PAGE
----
By JC Maraddón
Much has been said about the importance of church choirs and groupings in the evolution of twentieth-century African American music and, through their influence, how that which was sung in temples reappears in pop music as per magic art. To the notable number of interpreters who made their first weapons in music within these formations, the transcendence of genres such as spiritual black and gospel is added, without whose expansion several of the styles that accompany us would not have existed to this day.
However, there has been another imprint that was not so powerful in terms of sound, although it did inspire some rock and roll pioneers in terms of how to stand on stage in front of the public. The pastors of the Pentecostal cult, in their quest to increase the faith of their faithful, did not hesitate to perform real performances during the ceremonies, which included verbal arguments accompanied by jerky body movements. Microphone in hand, they sang praises with the choirs and harangued people, in a style similar to that of television entertainers, but also similar to that of a pop star at a concert.
History remarks that in their messages from the pulpit, they syndicated rock and roll as demonic music and did everything possible to turn believers away from it, through boycott campaigns that aimed to sabotage anyone who approached that repertoire. However, in their ways of captivating the audience it is easy to detect some of the resources that the musical idols themselves began to use in public, to which they imposed an irresistible erotic component, precisely the no minor detail that caused fright among the evangelical flock. .
One of those ministers, who even went on to make a career as a singer, was the Reverend Archie Dennis Jr., born in 1935 in Pittsburgh, who by 1958 transcended the borders of the religious community to join various vocal formations. The filming of his passionate intervention during a ceremony, in which he preaches backed by a choir, looks like an excellent example of how much these expressions of faith had in common with the pagan rituals that revolved around an artist who performed from the stage. his songs before a crowd of followers who worshiped him as if he were a deity.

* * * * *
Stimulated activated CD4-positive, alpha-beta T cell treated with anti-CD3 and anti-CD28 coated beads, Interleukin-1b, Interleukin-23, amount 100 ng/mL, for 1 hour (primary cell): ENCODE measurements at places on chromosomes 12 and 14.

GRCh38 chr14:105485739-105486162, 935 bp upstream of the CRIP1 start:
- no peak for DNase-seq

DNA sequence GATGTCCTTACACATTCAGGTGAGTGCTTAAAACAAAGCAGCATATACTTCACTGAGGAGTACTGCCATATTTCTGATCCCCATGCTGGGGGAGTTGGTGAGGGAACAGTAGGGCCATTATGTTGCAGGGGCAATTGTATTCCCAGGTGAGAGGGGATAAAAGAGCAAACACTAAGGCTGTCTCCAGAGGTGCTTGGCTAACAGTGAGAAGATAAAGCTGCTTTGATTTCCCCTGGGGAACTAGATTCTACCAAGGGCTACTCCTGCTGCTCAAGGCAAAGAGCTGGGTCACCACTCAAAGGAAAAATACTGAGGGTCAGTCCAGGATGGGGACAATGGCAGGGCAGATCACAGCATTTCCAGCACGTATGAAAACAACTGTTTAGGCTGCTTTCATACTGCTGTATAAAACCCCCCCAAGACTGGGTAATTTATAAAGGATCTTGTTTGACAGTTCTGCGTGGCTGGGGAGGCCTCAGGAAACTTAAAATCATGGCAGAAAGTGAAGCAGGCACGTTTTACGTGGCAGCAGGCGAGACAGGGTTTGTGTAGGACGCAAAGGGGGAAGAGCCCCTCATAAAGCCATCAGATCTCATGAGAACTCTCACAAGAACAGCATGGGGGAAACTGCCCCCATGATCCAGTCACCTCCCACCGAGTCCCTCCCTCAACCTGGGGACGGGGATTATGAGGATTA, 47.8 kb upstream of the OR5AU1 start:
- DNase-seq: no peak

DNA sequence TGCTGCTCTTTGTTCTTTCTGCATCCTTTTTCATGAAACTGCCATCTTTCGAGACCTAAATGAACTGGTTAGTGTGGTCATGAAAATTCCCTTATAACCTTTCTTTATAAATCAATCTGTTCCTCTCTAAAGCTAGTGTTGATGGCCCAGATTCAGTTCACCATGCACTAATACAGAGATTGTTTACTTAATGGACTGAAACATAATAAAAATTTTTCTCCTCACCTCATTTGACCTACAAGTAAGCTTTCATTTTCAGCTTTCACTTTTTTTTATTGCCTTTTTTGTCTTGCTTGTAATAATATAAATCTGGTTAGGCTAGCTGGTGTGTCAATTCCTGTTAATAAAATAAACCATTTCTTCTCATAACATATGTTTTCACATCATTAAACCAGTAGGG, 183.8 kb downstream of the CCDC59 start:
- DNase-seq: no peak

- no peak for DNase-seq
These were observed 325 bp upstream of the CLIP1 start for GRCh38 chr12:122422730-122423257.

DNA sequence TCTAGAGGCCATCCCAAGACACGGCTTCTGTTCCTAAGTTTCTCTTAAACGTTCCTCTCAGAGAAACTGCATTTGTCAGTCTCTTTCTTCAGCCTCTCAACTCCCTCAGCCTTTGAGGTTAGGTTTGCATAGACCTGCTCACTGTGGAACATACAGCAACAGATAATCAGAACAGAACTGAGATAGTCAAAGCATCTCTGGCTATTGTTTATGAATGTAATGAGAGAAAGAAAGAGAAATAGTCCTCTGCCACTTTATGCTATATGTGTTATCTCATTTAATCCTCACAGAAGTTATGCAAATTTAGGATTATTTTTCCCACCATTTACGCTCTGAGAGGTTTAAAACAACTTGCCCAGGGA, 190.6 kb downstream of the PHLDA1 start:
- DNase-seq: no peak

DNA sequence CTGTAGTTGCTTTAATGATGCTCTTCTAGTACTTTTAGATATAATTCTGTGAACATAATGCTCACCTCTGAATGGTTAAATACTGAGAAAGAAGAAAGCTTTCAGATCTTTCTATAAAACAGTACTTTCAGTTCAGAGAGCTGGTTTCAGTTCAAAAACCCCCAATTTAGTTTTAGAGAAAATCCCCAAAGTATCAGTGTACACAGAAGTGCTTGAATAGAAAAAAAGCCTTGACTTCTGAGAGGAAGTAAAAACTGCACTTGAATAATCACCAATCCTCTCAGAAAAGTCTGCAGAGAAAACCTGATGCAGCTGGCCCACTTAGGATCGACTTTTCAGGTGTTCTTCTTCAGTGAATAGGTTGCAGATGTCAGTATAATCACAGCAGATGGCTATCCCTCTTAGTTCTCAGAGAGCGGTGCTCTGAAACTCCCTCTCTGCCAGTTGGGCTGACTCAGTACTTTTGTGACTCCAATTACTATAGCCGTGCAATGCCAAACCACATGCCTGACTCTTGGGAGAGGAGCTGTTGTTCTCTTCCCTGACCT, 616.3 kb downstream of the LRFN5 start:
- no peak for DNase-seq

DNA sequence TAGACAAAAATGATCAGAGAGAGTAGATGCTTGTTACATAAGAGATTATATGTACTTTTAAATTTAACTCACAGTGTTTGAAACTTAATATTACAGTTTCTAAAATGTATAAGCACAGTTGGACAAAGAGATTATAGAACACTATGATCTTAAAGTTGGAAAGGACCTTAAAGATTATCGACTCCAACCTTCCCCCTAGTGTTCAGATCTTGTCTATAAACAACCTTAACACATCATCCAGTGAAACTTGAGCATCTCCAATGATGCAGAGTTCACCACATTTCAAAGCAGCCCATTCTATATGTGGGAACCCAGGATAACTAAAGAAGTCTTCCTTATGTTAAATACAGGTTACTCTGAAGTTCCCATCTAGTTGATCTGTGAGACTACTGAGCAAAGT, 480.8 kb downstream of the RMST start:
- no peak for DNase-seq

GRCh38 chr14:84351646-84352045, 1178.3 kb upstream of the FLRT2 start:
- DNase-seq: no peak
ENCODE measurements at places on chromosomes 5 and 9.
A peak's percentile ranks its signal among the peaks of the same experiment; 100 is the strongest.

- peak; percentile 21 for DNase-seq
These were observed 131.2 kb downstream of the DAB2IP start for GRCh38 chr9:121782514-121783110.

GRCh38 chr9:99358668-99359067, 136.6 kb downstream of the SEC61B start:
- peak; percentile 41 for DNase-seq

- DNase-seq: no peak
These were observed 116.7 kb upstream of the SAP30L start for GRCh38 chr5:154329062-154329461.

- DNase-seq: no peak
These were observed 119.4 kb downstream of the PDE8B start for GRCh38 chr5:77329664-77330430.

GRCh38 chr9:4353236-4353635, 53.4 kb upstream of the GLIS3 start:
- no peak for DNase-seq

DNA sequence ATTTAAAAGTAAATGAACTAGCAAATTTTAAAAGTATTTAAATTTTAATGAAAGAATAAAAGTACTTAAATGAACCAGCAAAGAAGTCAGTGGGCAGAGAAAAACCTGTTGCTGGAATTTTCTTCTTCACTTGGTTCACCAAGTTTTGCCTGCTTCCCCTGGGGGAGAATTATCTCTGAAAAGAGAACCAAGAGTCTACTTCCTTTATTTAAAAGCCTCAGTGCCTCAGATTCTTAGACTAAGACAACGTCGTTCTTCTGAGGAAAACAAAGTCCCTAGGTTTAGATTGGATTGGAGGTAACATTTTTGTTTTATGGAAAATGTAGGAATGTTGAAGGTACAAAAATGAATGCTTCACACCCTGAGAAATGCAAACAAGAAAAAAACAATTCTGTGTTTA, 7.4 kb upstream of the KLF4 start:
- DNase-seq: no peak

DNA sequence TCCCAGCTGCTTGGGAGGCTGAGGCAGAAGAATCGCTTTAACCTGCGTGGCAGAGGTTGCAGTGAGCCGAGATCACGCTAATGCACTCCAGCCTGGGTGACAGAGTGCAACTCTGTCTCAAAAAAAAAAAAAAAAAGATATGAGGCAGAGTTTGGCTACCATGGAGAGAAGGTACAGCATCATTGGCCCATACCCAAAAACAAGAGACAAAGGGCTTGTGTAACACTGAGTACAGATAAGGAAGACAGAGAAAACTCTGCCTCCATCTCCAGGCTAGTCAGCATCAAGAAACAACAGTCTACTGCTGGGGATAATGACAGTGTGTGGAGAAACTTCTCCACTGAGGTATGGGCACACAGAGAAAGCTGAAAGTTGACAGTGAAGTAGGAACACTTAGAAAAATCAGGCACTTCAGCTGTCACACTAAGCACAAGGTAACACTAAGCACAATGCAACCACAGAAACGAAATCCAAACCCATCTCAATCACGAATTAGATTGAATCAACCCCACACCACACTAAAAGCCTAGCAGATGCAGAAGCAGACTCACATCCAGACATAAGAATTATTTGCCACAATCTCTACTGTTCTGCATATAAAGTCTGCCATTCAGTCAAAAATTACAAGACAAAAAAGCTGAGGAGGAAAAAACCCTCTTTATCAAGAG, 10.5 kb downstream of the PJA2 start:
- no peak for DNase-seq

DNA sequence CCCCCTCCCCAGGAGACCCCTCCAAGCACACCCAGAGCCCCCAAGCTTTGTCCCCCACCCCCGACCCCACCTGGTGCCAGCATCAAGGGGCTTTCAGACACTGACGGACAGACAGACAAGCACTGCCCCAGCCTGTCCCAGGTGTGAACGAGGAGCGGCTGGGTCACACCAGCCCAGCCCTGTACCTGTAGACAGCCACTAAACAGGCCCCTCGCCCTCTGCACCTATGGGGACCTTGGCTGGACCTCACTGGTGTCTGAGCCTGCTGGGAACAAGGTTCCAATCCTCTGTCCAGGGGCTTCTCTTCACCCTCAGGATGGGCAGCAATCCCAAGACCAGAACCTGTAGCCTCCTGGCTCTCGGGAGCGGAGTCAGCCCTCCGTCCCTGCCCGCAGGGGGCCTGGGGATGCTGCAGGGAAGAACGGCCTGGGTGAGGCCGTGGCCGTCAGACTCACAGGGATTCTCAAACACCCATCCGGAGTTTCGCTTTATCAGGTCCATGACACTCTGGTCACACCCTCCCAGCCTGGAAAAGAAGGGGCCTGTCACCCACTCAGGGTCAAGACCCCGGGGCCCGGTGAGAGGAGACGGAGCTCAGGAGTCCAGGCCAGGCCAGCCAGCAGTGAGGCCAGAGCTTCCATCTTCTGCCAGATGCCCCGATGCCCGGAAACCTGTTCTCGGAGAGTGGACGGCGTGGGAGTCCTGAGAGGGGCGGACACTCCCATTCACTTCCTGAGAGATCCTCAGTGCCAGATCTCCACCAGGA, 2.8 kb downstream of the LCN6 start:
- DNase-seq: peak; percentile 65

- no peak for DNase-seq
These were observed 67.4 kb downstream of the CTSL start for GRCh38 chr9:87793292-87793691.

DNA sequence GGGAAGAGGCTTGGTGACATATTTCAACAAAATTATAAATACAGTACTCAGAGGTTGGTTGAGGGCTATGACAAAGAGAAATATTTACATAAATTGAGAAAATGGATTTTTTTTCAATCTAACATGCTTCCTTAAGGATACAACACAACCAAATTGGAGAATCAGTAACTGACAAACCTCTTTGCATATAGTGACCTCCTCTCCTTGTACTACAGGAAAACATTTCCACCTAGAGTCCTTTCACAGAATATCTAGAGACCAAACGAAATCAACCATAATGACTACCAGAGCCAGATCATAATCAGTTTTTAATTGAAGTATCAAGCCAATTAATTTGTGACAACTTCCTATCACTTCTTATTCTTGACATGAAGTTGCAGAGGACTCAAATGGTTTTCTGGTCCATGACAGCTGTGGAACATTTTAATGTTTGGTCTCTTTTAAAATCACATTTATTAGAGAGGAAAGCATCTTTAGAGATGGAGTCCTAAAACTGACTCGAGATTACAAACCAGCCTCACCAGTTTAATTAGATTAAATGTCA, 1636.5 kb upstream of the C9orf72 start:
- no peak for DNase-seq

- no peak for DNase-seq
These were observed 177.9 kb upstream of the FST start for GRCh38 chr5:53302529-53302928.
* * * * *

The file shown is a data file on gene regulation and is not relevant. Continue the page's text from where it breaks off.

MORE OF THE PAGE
That archie scene of Archie Dennis Jr. is part of the documentary series “Elvis Presley: The Searcher,” which premiered on HBO in 2018 and is now available on the Netflix platform. In a convincing way, the image shows how much the King of Rock learned from those nocturnal escapades in which he sneaked into churches to soak up a musicality that was not typical of his race; and to adopt certain gestural tools that facilitated the preaching of the shepherds and that later he was going to apply to unleash the hysteria of his fanatics when the situation warranted it.
Under the curatorship of his widow Priscilla and the direction of Thom Zimny, “Elvis Presley: The Searcher” takes as its starting point a television special that the singer starred in in 1968 after years of absence on camera, to go back and review his the beginning. And to individualize the components of that successful formula that catapulted him to world fame in just three years. To the well-known merits that are given to his ability to combine elements of country and blues, this documentary brings other surprising details, such as that link with a Pentecostalism that was later to crucify him as diabolical.